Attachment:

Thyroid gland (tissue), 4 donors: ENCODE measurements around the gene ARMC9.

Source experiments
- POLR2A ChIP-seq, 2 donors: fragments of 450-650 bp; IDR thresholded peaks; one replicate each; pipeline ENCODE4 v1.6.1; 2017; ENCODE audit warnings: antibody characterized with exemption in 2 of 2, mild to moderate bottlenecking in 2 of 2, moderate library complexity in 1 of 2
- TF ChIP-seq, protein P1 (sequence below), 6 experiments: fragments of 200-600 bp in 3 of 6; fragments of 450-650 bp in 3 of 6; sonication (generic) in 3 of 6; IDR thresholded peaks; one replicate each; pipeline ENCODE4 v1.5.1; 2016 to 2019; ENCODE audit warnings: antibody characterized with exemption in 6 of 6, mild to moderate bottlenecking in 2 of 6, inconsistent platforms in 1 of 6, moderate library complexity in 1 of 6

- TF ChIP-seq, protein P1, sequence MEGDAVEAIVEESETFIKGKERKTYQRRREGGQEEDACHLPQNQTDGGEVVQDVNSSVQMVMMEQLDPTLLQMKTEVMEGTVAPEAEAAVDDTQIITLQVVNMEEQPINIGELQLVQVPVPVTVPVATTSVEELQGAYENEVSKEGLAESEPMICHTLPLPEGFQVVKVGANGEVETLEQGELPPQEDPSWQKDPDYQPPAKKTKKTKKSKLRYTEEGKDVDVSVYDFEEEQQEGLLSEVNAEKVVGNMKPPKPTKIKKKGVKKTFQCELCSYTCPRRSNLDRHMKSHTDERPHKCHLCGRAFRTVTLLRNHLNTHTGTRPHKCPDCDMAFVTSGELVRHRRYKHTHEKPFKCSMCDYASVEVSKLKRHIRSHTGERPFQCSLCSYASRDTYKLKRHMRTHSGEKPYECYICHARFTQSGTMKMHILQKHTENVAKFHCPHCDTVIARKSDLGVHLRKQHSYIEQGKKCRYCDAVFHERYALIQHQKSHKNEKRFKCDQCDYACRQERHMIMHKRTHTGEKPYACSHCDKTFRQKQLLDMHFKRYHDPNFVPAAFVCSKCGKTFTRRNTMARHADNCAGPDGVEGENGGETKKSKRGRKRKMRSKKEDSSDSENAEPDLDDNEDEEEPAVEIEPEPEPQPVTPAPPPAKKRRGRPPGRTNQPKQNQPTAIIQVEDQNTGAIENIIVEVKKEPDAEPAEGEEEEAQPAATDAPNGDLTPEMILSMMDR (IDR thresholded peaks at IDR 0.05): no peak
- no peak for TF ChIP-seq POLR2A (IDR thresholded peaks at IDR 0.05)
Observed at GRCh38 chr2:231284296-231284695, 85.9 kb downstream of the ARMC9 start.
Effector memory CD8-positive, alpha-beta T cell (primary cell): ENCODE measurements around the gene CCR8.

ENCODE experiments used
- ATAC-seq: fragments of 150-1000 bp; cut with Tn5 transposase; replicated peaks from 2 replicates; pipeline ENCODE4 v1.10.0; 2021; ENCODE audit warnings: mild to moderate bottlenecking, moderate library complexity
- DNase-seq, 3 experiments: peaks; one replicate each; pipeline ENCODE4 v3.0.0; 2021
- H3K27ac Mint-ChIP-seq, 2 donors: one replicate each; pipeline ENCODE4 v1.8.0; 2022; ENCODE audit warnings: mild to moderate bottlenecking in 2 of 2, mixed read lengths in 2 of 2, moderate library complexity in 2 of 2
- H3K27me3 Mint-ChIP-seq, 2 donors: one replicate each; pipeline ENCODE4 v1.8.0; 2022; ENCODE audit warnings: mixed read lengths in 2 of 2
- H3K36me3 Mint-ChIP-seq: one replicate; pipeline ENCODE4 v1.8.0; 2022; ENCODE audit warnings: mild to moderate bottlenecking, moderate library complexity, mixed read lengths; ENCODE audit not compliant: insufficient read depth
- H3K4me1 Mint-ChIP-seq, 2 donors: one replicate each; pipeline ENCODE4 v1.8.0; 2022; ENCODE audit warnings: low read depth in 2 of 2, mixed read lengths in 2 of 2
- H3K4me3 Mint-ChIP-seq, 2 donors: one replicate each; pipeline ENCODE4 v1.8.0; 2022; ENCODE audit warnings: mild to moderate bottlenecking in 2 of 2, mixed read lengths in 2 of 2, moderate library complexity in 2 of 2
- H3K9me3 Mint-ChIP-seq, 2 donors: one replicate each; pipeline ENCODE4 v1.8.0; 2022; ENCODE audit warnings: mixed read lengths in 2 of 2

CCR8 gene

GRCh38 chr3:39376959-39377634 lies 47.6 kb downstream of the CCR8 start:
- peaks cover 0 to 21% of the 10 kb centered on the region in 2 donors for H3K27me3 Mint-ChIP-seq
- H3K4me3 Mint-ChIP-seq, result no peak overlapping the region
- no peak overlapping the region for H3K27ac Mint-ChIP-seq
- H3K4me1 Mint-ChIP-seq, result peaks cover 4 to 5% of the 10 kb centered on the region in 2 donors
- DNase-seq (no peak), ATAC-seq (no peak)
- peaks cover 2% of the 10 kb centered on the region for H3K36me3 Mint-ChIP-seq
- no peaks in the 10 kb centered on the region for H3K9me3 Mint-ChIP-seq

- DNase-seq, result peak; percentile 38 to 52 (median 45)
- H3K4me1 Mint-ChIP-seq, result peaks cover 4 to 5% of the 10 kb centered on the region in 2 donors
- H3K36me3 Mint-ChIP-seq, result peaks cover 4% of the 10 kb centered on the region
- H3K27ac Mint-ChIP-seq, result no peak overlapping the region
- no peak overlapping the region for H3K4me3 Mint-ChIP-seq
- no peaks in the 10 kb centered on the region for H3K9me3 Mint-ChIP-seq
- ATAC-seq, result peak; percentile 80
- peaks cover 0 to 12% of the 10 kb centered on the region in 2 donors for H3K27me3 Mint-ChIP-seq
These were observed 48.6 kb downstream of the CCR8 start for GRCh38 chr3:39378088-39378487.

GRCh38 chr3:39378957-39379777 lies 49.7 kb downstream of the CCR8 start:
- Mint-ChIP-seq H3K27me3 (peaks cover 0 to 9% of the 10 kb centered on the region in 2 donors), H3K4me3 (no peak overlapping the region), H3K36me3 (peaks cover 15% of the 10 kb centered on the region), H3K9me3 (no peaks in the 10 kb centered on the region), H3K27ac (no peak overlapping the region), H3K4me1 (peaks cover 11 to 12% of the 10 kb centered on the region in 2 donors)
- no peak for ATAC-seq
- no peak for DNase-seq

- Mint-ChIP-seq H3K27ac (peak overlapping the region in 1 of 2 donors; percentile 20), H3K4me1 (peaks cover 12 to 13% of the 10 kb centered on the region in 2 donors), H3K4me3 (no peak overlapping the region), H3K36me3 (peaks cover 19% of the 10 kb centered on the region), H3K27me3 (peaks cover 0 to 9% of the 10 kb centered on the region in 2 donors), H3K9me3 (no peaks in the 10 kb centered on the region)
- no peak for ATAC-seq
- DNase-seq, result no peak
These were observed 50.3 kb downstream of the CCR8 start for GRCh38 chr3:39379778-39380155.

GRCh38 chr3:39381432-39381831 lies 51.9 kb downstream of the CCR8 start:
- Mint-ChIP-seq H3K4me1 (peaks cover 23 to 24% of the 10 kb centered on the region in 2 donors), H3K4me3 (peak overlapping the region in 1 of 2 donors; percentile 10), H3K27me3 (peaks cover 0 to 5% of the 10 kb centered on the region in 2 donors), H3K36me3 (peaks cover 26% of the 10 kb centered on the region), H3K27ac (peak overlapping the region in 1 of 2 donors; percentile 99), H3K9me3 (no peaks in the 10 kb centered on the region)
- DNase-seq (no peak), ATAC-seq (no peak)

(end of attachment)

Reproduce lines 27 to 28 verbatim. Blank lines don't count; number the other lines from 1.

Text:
- DNase-seq, result peak; percentile 38 to 52 (median 45)
- H3K4me1 Mint-ChIP-seq, result peaks cover 4 to 5% of the 10 kb centered on the region in 2 donors